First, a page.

FOUR IMAGES

FOUR IMAGES

Written and Drawn by Various

Published by Image Comics

Reviewed by Marc Mason

Posting one final review here in 2014. It was an interesting year for comics, and a solid chunk of the really good ones continued to flow out of the Image offices. Let’s talk about four more you should think about buying.

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I adored the simple setup of PENNY DORA AND THE WISHING BOX #1-2. A young girl, living alone with her mom, opens the front door one day to find a package on the stoop. Inside is an old box and no indication of where it came from. Later, when she inadvertently knocks the box open and a dim light emerges, along with a creepy voice that asks “What do you wish for?” Needless to say, if you make a wish upon the box, it will come true… even if you are the family cat.

Writer Michael Stock does a nice job of balancing the various aspects of the story. It’s about a lonely girl and her adolescent struggles, but there is also the underlying element of horror in the mixture. Penny comes across as a fully developed character, one we can empathize with and care about, and her dialogue is natural and easy. Stock is also helped enormously by Sina Grace’s art. This is another interesting stylistic turn from Grace. This work looks wildly different than his stuff in LDB and BURN THE ORPHANGE – he’s proving to be a wonderfully adaptable talent. Everything about PENNY is charming and entertaining, and it is fun for all ages. Recommended.

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The best way I can describe THE HUMANS #1-2 by writer Keenan Marshall Keller and artist Tom Neely is “Sons of Anarchy taking place on the Planet of the Apes.” And honestly, if that description doesn’t make you want to read the book, then nothing will. The Humans are a motorcycle gang on this simian-based world, with rival gangs, friends lost to foreign wars, you name it. All the trouble you’d expect here on Earth. Honestly, story-wise, nothing came across as a grand surprise or in revelatory fashion, but I enjoyed the book for what it is. Neely’s art looks like 70s Paul Gulacy work, the colors are glorious, and… well, it’s a motorcycle gang of apes. That was cool enough for me.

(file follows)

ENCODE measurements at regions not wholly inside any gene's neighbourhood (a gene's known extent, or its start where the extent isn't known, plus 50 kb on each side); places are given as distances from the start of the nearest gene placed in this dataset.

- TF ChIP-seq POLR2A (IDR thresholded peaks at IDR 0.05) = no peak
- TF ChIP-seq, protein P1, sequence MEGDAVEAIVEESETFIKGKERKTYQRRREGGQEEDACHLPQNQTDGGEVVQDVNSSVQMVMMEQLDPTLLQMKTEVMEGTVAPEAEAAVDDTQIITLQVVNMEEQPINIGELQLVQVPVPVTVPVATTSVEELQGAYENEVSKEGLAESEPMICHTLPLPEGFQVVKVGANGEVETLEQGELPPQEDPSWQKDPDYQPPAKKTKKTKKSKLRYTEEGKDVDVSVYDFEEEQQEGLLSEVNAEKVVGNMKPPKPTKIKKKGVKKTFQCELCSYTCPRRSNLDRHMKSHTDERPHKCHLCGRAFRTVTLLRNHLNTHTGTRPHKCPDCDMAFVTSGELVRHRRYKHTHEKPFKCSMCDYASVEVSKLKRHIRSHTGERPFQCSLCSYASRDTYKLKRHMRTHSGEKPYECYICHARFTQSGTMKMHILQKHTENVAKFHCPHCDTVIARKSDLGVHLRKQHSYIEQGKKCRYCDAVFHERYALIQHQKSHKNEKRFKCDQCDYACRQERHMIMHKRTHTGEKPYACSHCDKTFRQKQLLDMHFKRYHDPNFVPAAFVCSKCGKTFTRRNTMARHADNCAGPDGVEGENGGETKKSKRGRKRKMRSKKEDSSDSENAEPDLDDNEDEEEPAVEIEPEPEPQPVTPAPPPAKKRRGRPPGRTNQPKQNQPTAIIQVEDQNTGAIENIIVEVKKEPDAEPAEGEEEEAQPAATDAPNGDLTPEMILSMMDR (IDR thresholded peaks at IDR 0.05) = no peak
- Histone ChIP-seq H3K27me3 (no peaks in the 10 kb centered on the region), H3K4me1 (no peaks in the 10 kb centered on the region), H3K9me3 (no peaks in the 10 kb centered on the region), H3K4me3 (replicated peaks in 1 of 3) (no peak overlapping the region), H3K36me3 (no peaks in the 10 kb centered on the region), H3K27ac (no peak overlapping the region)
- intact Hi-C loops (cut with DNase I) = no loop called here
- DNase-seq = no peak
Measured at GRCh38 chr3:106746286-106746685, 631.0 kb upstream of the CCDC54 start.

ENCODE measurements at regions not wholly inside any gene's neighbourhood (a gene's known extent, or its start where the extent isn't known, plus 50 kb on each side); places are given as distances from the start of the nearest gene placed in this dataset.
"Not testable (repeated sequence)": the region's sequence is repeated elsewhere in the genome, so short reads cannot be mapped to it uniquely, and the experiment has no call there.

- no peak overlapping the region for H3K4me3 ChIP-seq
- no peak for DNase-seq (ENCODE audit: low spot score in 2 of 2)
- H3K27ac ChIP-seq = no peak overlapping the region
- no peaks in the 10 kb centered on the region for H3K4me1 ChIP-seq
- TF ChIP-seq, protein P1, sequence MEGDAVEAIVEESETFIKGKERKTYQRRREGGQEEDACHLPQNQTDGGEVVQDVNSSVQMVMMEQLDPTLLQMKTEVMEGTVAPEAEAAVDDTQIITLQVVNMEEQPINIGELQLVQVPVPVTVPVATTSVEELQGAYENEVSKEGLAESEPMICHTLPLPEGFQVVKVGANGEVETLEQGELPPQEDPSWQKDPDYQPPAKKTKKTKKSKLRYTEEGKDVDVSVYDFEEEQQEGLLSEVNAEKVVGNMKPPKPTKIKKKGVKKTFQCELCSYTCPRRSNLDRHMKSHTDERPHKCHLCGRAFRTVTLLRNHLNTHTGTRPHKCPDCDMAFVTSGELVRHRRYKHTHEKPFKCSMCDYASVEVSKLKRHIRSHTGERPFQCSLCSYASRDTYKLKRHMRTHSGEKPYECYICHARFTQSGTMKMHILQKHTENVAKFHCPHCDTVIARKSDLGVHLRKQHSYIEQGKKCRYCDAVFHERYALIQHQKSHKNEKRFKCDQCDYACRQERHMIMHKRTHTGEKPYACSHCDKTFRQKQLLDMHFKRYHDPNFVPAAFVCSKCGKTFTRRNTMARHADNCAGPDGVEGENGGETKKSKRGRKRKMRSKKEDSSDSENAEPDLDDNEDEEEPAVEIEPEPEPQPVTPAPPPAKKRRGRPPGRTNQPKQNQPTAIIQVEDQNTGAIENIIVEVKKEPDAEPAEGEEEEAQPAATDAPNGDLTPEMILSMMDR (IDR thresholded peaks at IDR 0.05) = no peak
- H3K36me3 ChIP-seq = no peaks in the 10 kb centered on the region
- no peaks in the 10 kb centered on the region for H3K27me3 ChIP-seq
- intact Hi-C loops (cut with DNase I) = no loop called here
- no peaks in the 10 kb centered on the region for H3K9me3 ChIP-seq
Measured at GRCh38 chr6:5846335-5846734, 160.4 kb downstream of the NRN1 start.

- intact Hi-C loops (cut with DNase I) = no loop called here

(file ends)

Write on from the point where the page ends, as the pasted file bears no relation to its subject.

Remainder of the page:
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THEY’RE NOT LIKE US #1 packs a metric ton of exposition into its pages, yet it never feels forced or heavy-handed. We open on a young woman about to jump off of a building and commit suicide, and from there writer Eric Stephenson stands on the gas, driving us straight into pure setup. Without spoiling, I’ll just say that the girl has an extranormal power, and she turns out to not be the only one. Which is good. But there are complications as she learns about her place in the new world being offered to her, and those complications could be very, very bad. Artist Simon Gane does a fantastic job of illustrating this rather complex bit of world-building, but at the end, you’re left with a deep sense of intrigue and a taste for more. A well-executed piece of work.

BitchPlanet_01-1

The anticipation for BITCH PLANET #1 has been huge ever since it was announced, and writer Kelly Sue DeConnick absolutely delivers with a story that sucks you in and entertains at maximum level. On the surface, the book would seem to be a fresh entry in the lurid “women in chains” genre, and sure – we’re playing in that milieu here. But DeConnick is also satirizing modern patriarchal culture, using the book to make a massive feminist statement with her characters and their refusal to conform to what is required of them by their incarceration (they get labeled “non-compliant” which is a fantastic statement in and of itself). Throw in elements of our worship of reality television and you get a bold vision that absolutely is not afraid to get in your face. Gorgeously drawn by Valentine De Landro, who makes the nudity unexceptional and the violence terrifying, this book is likely one that will be a contender at awards time next year. This is smart comics.







DJANGO ZORRO

DJANGO/ZORRO #1-2
Written by Quentin Tarantino & Matt Wagner
Drawn by Esteve Polls
Published by Vertigo/Dynamite Entertainment

Reviewed by Marc Mason

Unquestionably the highest profile release from Dynamite in 2014, this (on the surface) seemingly unlikely team-up turns out to be a real gem in the execution.